Union wants all blocks above the knees

Updated: November 14, 2004, 1:58 PM ET
ESPN.com news services

NFL Players Association head Gene Upshaw and NFL football operations president Art Shell will push the league's competition committee to outlaw cut blocks, Upshaw told ESPN's Chris Mortensen.

"Even as offensive linemen, we want the cut block out of the league," said Upshaw, who will push that all blocks must be above the knees.

Cut blocks have been a flashpoint for debate this season. Last month, Broncos lineman George Foster's cut block on Bengals defensive end Tony Williams left Williams with a broken and dislocated ankle that has ended his season. Williams is expected to take six months to recover.

The Broncos came under withering criticism for the block, which is considered legal under NFL rules.

"It was unnecessary," Bengals defensive tackle John Thornton said at the time. "They're coached to do it. I blame Mike Shanahan."

Technically, the cut block -- a block below an opponent's waist -- was legal because Foster's helmet was in front of Williams at contact. But it was vicious, too, in part because Williams didn't see it coming. It also looked unnecessary given that the play was moving away from the spot where the block was made.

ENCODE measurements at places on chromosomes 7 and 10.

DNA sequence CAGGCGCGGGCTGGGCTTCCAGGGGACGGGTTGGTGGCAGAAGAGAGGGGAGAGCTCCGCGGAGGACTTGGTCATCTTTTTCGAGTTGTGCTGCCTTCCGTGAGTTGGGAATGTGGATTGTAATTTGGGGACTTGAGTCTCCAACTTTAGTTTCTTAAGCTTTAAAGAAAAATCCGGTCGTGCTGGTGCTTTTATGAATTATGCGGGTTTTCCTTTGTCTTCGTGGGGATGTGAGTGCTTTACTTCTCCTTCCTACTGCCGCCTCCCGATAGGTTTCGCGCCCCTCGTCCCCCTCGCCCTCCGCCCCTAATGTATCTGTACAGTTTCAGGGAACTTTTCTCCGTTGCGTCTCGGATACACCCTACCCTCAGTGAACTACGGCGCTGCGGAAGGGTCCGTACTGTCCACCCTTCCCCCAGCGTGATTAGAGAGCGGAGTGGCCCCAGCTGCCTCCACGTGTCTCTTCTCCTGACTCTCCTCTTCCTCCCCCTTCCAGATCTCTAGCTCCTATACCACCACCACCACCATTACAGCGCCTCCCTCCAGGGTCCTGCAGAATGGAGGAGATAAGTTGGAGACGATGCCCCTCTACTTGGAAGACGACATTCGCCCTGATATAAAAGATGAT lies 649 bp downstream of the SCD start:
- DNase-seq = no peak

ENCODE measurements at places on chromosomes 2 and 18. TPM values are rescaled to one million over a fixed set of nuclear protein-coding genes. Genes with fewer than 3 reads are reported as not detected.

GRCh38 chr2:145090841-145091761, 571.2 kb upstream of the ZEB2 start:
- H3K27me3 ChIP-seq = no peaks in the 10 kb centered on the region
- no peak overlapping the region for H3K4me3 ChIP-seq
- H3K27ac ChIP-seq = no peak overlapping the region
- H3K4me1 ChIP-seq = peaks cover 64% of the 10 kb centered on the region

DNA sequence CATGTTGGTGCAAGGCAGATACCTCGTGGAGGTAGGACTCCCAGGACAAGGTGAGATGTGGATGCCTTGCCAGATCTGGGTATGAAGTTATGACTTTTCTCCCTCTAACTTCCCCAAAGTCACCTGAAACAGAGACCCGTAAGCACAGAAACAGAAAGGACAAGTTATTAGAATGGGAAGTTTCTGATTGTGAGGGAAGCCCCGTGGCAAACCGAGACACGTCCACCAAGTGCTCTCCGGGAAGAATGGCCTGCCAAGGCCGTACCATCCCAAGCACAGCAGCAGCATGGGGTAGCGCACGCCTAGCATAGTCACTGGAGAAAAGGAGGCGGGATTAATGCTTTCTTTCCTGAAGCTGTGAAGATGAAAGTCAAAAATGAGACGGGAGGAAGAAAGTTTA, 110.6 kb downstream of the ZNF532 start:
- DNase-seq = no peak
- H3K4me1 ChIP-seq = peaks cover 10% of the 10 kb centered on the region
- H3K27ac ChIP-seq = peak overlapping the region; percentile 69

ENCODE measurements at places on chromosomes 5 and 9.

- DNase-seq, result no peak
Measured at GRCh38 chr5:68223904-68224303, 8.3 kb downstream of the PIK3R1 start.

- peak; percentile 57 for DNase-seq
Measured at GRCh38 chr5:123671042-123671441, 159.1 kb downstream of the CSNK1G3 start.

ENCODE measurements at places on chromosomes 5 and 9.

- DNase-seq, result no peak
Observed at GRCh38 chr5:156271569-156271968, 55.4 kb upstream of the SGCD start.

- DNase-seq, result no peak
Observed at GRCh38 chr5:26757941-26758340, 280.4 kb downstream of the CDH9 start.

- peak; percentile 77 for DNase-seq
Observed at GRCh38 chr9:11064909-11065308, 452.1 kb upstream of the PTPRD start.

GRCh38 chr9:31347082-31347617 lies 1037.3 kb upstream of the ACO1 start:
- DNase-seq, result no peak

Like Williams, Jacksonville's Paul Spicer also was lost for the season after being cut-blocked by a Broncos lineman. Since 2001, five players have been injured by cut blocks.

At the owners' meetings last month in Michigan, Falcons general manager Rich McKay acknowledged that the issue would come under scrutiny from the competition committee.

McKay, co-chairman of the committee, said he received many phone calls from coaches and team officials about the block that sidelined Williams.

"I'm sure, based on what has recently transpired, [the competition committee] will be talking about it," McKay said. "There will be discussions about 'low blocks,' although the topic comes up every year. But this will again put some more light on the issue."

Information from The Associated Press and ESPN.com senior writer Len Pasquarelli was used in this report.